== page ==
Global View Investment Blog

‘Chimp Management’ – It’s Not Just for Cyclists; It’s for Investors Too

A personal hero of mind, Richard Feynman, said it best: “You can recognize truth by its beauty and simplicity.” That’s probably why I like the concept of “chimp management” for rational decision making. The most important thing a financial advisor can do is to make sure investors don’t lose money they can’t make back. It’s to make sure decisions are based on sound reasoning instead of emotional reactions.

Our clients know this. The biggest problems investors who have money face is that they lose money they can’t make back. It’s why many studies show the returns investors actually receive are generally half of the investments they are in. It happens because they allow emotions to drive decisions. As Warren Buffet put it, they allow fear and greed to take over. It means, once you have serious money, especially when you stop accumulating and are converting assets into income (retire), you must think differently.


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Recently, a friend recommended a book written by the Sports Psychologist of Team Sky, Dr. Steve Peters. If you don’t know already, Team Sky is the winningest Pro Cycling team of the last decade.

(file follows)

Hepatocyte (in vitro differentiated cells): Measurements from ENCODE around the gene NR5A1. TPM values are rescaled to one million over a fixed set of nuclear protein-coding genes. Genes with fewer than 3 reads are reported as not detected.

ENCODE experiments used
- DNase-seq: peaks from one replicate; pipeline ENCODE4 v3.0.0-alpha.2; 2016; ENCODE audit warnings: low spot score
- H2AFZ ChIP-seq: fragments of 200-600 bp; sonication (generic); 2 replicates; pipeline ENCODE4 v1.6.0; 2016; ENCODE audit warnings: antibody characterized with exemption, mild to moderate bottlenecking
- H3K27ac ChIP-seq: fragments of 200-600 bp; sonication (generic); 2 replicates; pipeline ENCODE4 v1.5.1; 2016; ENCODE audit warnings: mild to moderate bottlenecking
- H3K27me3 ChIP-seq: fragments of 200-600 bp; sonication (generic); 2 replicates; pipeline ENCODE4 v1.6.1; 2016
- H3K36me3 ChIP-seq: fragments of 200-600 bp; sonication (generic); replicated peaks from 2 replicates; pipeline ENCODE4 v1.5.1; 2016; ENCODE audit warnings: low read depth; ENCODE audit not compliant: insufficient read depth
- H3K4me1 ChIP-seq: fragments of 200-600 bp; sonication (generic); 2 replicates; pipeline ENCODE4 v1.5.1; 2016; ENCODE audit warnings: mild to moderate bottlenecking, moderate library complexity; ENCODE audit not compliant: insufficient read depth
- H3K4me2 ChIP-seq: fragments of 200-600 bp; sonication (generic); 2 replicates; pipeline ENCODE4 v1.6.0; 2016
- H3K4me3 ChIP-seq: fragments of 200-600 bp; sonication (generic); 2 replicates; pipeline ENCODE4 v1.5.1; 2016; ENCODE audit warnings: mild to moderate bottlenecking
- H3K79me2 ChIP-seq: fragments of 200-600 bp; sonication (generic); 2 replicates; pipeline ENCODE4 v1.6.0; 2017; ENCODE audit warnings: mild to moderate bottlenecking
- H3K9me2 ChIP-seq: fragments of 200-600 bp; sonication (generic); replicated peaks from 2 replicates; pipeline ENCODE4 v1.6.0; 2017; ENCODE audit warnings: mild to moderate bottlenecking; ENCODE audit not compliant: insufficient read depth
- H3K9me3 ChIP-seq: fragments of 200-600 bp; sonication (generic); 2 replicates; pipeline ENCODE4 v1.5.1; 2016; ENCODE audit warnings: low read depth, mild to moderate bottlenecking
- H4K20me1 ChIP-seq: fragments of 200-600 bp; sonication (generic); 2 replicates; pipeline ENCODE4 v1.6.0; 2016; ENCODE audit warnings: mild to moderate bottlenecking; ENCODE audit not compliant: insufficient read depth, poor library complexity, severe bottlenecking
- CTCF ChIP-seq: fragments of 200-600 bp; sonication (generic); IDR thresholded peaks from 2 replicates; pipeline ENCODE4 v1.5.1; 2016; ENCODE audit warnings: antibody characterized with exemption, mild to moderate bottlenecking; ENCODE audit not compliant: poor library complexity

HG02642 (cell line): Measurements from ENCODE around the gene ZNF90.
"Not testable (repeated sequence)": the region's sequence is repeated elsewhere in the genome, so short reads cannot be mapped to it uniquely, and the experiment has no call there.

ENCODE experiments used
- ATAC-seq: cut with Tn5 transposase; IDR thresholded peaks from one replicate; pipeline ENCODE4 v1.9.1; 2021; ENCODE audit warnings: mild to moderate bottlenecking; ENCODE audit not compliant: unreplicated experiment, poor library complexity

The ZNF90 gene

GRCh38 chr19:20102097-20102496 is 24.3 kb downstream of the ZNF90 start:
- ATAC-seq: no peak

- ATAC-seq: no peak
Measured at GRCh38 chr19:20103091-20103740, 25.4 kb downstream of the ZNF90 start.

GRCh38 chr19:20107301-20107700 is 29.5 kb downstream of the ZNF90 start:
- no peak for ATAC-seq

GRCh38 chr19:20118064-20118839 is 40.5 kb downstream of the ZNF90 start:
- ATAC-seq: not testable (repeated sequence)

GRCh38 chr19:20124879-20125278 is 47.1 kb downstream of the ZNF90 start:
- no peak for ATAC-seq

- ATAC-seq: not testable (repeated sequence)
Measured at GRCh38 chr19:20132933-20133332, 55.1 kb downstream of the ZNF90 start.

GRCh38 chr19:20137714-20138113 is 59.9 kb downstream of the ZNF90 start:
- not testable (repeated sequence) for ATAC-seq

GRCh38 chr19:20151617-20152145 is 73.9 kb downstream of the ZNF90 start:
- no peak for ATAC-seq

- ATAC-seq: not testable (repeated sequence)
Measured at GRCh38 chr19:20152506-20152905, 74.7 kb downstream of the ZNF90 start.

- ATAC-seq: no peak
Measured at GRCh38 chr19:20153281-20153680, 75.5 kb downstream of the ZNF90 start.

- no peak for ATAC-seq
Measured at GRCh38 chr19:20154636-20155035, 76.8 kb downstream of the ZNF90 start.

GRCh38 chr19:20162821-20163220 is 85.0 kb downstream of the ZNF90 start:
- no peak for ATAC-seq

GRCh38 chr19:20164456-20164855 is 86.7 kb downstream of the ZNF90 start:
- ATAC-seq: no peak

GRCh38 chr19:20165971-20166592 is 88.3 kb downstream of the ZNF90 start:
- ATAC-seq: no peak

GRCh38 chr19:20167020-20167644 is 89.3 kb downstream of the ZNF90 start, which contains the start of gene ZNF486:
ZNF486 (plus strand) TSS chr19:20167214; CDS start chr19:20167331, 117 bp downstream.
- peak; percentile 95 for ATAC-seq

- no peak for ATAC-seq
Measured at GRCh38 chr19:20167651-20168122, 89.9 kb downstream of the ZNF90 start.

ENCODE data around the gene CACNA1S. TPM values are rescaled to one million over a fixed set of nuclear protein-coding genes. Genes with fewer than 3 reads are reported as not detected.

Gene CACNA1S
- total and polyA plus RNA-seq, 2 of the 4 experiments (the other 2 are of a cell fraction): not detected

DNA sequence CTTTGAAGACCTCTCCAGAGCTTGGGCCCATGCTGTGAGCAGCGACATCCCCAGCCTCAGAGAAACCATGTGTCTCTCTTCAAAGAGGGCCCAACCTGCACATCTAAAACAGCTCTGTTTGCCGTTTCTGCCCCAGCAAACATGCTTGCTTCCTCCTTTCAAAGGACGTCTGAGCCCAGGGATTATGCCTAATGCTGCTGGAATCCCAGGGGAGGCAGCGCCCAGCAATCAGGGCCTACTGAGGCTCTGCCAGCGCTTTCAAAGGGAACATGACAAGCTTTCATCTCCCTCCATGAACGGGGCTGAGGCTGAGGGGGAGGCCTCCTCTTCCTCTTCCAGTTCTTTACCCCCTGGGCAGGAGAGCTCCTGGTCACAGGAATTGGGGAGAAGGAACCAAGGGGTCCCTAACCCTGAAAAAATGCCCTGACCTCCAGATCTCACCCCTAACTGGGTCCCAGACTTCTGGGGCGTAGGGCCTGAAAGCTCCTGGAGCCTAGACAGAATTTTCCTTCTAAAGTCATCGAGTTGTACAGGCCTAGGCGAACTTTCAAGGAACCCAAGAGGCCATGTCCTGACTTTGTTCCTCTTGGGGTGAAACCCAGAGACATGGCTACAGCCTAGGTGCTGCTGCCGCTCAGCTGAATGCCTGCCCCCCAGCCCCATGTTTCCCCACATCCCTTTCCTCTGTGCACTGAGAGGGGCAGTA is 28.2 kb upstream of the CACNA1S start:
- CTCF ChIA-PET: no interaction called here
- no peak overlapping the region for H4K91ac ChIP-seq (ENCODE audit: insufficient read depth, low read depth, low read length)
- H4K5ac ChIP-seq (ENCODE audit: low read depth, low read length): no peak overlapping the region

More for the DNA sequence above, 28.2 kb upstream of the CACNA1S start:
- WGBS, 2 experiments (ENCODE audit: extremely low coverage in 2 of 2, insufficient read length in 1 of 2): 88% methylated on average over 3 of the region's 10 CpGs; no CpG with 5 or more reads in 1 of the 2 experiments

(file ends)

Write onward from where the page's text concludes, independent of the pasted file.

The book is called “The Chimp Paradox.” It is written to help people make good decisions by understanding that most of the decisions they make are based on emotions, and not reason.

What I like about the book is its simplicity. In the book, the author suggests we develop a skill to prevent making emotional decisions. We have a choice. How we manage our emotions affects the outcome.

He breaks down the three parts of the brain: The human, the chimp and the computer. You are the rational thinking human; the chimp is the part of you that acts emotionally; and the computer is the storage device with automatic mechanisms determining who makes what decisions.


Instead of foolishly believing you can dominate your chimp, it’s important to understand that instead, you are not responsible for the nature of your chimp. The chimp behaves the way he does because it has its own agenda.

But you are responsible for managing your chimp.